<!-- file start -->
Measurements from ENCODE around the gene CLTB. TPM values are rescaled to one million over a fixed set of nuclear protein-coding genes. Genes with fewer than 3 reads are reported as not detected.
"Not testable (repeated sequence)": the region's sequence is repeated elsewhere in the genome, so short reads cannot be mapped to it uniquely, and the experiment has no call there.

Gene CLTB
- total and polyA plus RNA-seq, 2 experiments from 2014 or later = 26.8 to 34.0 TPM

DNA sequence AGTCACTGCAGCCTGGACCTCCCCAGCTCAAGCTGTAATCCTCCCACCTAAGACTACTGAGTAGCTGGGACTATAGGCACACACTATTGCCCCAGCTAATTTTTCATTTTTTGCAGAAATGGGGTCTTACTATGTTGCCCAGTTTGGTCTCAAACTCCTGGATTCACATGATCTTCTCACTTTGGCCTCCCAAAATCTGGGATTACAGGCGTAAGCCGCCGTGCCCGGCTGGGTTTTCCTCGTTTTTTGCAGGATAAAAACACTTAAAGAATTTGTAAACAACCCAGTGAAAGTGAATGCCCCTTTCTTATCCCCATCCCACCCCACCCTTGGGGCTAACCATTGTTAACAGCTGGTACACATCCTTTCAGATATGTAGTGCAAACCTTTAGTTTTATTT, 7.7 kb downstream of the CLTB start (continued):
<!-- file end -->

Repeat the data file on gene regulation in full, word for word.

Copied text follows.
Measurements from ENCODE around the gene CLTB. TPM values are rescaled to one million over a fixed set of nuclear protein-coding genes. Genes with fewer than 3 reads are reported as not detected.
"Not testable (repeated sequence)": the region's sequence is repeated elsewhere in the genome, so short reads cannot be mapped to it uniquely, and the experiment has no call there.

Gene CLTB
- total and polyA plus RNA-seq, 2 experiments from 2014 or later = 26.8 to 34.0 TPM

DNA sequence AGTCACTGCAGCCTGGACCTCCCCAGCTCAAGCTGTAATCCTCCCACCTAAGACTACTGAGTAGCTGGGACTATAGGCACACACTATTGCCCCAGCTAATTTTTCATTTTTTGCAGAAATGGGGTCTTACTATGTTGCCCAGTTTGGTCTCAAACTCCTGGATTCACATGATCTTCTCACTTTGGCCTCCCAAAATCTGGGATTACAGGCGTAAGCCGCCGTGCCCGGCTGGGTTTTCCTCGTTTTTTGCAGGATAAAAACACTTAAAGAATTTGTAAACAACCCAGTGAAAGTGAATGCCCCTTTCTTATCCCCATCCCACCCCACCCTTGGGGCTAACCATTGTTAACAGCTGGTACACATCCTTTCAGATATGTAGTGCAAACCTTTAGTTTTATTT, 7.7 kb downstream of the CLTB start (continued):